Many people dream of opening a bar in an exotic location near the beach. Few actually do it. Even fewer do it and brew their own beer.
But that’s precisely what Reid and Miranda are doing in Puerto Vallarta, Mexico, with the brewery they’ve named Monzón.
It’s been quite a journey for this couple of young American brewers and entrepreneurs from Seattle… who launched their overseas adventures in Mumbai…
In 2014, Miranda jumped on an opportunity to live abroad when her school in Seattle opened a sister school in India. She signed a two-year contract to teach in the new school, and she and Reid made the move thousands of miles from their home to the other side of the world.
Thanks to his status as a “trailing spouse,” Reid was not able to legally work in India.
“It didn’t suit him,” says Miranda. “He was very restless… clearly not cut out to be a house-husband in India.”
“I told him the guy could take my picture if he’d give me a job,” explains Reid, who had been into home-brewing for years.
Reid may have been joking, but as fate would have it the brewer needed help. Soon enough, Reid was working at the brewery, learning as much as he could. In the back of his mind, he’d always had the pipe-dream to open his own craft brewery.
So, then, the idea became to head back to Seattle where Miranda would continue teaching and Reid would follow his dream and open a small brewery.
After their two years in India, though, the reverse culture shock proved to be too much when the couple returned to the States.
“You go home after having had all these new experiences… and you feel like saving money for travel is more important than buying a new car.
“Meantime your friends are complaining that they scuffed their shoes. I haven’t bought new shoes in years!” exclaims Reid.
Even a trip to a grocery store resulted in a healthy dose of culture shock.
“We were in there for an hour, and we left with an orange, an apple, and a juice. We couldn’t figure out how to navigate this world with so many choices,” laughs Miranda.
Not ready to settle back in the States, the couple looked south of the border.
When Miranda found a teaching job in the coastal city of Tampico, the two packed up and moved to Mexico. The job didn’t turn out as she’d hoped, and Miranda decided to move on after the first semester.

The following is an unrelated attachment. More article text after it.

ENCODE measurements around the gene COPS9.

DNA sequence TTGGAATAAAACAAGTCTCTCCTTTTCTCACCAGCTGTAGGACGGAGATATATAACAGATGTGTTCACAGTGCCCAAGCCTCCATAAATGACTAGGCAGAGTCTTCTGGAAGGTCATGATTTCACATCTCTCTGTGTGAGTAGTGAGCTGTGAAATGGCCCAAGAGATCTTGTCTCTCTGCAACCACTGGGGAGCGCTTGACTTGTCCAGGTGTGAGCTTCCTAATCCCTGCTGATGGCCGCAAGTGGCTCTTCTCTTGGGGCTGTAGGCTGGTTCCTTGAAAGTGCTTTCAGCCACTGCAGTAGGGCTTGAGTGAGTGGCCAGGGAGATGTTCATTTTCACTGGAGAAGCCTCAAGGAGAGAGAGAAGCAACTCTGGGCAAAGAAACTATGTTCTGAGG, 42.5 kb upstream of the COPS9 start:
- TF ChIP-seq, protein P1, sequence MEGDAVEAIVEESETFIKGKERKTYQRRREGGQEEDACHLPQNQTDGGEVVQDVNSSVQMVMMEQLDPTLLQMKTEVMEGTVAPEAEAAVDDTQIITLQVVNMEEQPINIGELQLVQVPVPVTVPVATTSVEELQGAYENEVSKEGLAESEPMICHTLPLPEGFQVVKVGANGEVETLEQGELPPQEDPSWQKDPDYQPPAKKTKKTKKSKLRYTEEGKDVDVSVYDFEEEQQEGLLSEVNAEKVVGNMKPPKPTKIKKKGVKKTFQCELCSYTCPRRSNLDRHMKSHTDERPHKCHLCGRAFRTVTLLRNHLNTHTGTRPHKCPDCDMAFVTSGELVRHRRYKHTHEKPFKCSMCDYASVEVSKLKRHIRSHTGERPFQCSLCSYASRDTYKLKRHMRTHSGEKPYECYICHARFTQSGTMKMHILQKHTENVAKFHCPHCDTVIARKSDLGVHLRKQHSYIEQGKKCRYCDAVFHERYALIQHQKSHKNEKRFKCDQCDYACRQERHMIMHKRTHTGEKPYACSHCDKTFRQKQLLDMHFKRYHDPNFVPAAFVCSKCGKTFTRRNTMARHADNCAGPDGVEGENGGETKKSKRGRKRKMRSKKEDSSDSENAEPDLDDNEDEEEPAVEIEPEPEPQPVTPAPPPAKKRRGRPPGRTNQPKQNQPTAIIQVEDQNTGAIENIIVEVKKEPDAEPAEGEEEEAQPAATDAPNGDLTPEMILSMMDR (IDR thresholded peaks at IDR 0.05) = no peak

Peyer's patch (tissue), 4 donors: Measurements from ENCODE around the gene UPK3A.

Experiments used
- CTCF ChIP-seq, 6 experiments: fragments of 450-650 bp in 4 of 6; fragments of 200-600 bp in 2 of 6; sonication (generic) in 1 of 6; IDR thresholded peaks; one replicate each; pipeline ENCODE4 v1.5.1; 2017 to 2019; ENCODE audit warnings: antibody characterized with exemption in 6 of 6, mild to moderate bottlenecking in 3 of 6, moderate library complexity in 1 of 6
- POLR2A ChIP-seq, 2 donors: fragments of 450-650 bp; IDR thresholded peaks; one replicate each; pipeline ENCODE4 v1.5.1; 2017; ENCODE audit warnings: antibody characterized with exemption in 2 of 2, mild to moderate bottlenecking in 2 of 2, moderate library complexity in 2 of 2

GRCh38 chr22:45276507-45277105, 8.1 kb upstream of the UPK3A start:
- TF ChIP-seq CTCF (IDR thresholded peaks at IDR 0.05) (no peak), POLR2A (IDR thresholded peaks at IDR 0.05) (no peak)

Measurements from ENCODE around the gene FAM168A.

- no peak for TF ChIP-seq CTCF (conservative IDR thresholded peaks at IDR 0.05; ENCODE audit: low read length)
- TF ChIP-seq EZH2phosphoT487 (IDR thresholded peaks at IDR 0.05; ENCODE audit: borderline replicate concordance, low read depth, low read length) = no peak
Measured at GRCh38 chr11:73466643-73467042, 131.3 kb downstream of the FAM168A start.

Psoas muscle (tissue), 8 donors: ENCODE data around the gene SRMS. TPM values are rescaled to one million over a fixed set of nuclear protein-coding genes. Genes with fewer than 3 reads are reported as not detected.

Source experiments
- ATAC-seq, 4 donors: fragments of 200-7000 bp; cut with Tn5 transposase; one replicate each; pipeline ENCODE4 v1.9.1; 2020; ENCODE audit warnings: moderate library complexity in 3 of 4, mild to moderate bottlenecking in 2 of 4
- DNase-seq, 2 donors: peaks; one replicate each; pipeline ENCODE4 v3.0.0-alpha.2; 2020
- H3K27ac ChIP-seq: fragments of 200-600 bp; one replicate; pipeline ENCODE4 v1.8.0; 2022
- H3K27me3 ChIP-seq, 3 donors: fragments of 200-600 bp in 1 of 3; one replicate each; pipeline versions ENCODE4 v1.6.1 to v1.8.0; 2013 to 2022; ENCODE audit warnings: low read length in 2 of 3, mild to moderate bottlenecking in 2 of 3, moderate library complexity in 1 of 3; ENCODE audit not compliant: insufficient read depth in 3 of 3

While she had been teaching, however, Reid had been hard at work developing a business plan for a brewery. The first order of business was choosing a location.
“We had been to Vallarta before and had always said ‘Vallarta is so beautiful… wouldn’t it be great to live there… ha, ha, ha… vacation dream!'” recalls Miranda.
So the couple headed from Tampico to PV to investigate the potential for opening a brewery there.
Fast-forward and, after months of construction and repairs, the couple opened their brewery in August 2017.
Many of the challenges they face in Puerto Vallarta are similar to those Reid faced brewing in India—challenges to do with the temperature, the quality of the local water, and access to ingredients. The couple can get high-quality hops in Mexico, for example, as there’s not much competition for them… but they go bad quickly.
“In the end, the beer can taste like mango and passionfruit… or like cat pee and onions,” jokes Reid.
In an effort to give back to the community, they also donate 1 peso for every beer to a local charity. Customers can choose their charity by dropping coins into a jar.
“Being completely honest, I think that we overestimated the market for craft beer here,” says Reid.
In addition to brewing craft beer, therefore, the couple must also educate people about craft beer. Detailed descriptions in the menu, a diagram of the brewing process, and knowledgeable staff help guide customers who are more accustomed to mass-produced lagers.
Craft beer is catching on in Mexico, though, especially in the big cities. After a recent visit, the Monzón brewers made arrangements to start selling their beer in Guadalajara.
As far as what kinds of beers are popular, you’d think it would be lighter varieties, thanks to Puerto Vallarta’s hot and humid weather. To Reid’s surprise, that didn’t prove the case.
“People kept coming in and saying, ‘What’s with all these light beers? Where’s your IPA? Where’s your stout?’
“It’s not true that everyone wants Tecate and Corona. Because you can get those anywhere. People want something different.”
While Puerto Vallarta is a world-famous vacation destination, the brewers at Monzón are most certainly not on vacation.
“It’s hard to have a work-life balance now because work is life,” says Miranda. “We are here all the time, but we’re doing something we love.
“We’re building a brand… and a lifestyle at the same time.”